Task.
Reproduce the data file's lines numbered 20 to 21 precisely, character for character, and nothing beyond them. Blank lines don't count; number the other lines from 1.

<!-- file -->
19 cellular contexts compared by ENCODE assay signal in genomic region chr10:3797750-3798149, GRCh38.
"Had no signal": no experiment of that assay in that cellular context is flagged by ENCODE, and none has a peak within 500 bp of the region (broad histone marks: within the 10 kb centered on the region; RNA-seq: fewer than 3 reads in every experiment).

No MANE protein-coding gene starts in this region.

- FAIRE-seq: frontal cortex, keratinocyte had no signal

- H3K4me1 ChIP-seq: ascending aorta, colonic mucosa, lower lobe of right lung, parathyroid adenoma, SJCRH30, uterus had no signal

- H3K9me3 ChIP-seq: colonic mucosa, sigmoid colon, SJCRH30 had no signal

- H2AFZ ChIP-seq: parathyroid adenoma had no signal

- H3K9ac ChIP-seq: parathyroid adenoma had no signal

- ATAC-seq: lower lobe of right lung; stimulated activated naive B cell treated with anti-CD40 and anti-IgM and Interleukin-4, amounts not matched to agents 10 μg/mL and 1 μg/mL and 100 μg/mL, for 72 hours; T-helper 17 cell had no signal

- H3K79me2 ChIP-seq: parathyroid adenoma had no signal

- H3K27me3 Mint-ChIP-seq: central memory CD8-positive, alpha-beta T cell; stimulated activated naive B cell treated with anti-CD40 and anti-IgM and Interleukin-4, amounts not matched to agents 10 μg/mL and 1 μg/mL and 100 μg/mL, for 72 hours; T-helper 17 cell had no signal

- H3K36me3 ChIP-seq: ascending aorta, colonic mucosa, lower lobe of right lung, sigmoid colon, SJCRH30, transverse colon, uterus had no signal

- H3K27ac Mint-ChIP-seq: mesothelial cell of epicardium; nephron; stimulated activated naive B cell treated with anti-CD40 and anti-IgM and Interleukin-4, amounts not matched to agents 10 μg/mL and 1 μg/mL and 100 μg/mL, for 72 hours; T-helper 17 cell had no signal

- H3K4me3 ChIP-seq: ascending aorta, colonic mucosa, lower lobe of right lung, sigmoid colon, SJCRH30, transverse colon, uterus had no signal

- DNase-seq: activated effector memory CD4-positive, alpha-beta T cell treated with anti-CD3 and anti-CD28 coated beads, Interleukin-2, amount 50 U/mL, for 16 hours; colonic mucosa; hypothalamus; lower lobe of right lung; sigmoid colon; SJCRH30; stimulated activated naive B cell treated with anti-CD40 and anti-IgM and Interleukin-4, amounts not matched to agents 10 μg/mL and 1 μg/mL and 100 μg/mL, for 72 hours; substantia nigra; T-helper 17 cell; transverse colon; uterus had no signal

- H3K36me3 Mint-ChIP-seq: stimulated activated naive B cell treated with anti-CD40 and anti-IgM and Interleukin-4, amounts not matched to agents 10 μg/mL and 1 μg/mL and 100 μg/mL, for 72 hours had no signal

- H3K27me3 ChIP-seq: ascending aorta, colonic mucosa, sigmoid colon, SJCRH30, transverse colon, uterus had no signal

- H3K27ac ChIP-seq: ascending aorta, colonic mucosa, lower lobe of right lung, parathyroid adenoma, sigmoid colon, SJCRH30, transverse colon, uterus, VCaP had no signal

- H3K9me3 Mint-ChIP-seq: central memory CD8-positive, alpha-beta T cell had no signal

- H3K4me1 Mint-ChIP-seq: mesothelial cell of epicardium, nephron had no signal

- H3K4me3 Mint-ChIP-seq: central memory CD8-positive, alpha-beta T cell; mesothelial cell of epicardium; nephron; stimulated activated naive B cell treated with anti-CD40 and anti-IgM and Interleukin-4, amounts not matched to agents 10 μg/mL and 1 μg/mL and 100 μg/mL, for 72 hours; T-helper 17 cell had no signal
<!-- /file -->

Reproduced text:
- H3K4me1 Mint-ChIP-seq: mesothelial cell of epicardium, nephron had no signal

- H3K4me3 Mint-ChIP-seq: central memory CD8-positive, alpha-beta T cell; mesothelial cell of epicardium; nephron; stimulated activated naive B cell treated with anti-CD40 and anti-IgM and Interleukin-4, amounts not matched to agents 10 μg/mL and 1 μg/mL and 100 μg/mL, for 72 hours; T-helper 17 cell had no signal